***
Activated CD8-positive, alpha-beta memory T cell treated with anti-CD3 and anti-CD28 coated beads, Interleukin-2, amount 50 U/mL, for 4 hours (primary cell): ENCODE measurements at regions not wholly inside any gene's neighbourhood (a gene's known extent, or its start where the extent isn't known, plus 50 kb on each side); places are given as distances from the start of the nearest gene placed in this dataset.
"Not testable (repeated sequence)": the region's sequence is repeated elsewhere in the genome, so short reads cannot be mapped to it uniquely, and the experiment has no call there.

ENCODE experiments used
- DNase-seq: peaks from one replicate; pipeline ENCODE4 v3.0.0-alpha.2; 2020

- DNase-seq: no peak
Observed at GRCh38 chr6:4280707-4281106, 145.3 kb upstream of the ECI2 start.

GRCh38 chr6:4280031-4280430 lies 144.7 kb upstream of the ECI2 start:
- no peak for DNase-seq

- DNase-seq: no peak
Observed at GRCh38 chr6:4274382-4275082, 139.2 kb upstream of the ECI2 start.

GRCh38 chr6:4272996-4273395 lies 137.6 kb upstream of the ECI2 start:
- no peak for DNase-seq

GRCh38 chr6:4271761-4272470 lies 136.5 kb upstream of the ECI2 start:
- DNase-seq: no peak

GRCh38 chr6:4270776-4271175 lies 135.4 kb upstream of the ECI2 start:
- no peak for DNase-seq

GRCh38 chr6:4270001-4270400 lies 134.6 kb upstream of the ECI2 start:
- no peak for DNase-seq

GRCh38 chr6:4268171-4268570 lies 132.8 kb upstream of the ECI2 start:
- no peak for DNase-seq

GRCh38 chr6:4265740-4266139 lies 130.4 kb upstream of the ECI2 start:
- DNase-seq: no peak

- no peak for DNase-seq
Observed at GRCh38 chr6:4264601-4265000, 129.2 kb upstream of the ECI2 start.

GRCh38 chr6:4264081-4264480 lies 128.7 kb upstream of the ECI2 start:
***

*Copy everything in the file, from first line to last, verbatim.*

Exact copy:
Activated CD8-positive, alpha-beta memory T cell treated with anti-CD3 and anti-CD28 coated beads, Interleukin-2, amount 50 U/mL, for 4 hours (primary cell): ENCODE measurements at regions not wholly inside any gene's neighbourhood (a gene's known extent, or its start where the extent isn't known, plus 50 kb on each side); places are given as distances from the start of the nearest gene placed in this dataset.
"Not testable (repeated sequence)": the region's sequence is repeated elsewhere in the genome, so short reads cannot be mapped to it uniquely, and the experiment has no call there.

ENCODE experiments used
- DNase-seq: peaks from one replicate; pipeline ENCODE4 v3.0.0-alpha.2; 2020

- DNase-seq: no peak
Observed at GRCh38 chr6:4280707-4281106, 145.3 kb upstream of the ECI2 start.

GRCh38 chr6:4280031-4280430 lies 144.7 kb upstream of the ECI2 start:
- no peak for DNase-seq

- DNase-seq: no peak
Observed at GRCh38 chr6:4274382-4275082, 139.2 kb upstream of the ECI2 start.

GRCh38 chr6:4272996-4273395 lies 137.6 kb upstream of the ECI2 start:
- no peak for DNase-seq

GRCh38 chr6:4271761-4272470 lies 136.5 kb upstream of the ECI2 start:
- DNase-seq: no peak

GRCh38 chr6:4270776-4271175 lies 135.4 kb upstream of the ECI2 start:
- no peak for DNase-seq

GRCh38 chr6:4270001-4270400 lies 134.6 kb upstream of the ECI2 start:
- no peak for DNase-seq

GRCh38 chr6:4268171-4268570 lies 132.8 kb upstream of the ECI2 start:
- no peak for DNase-seq

GRCh38 chr6:4265740-4266139 lies 130.4 kb upstream of the ECI2 start:
- DNase-seq: no peak

- no peak for DNase-seq
Observed at GRCh38 chr6:4264601-4265000, 129.2 kb upstream of the ECI2 start.

GRCh38 chr6:4264081-4264480 lies 128.7 kb upstream of the ECI2 start: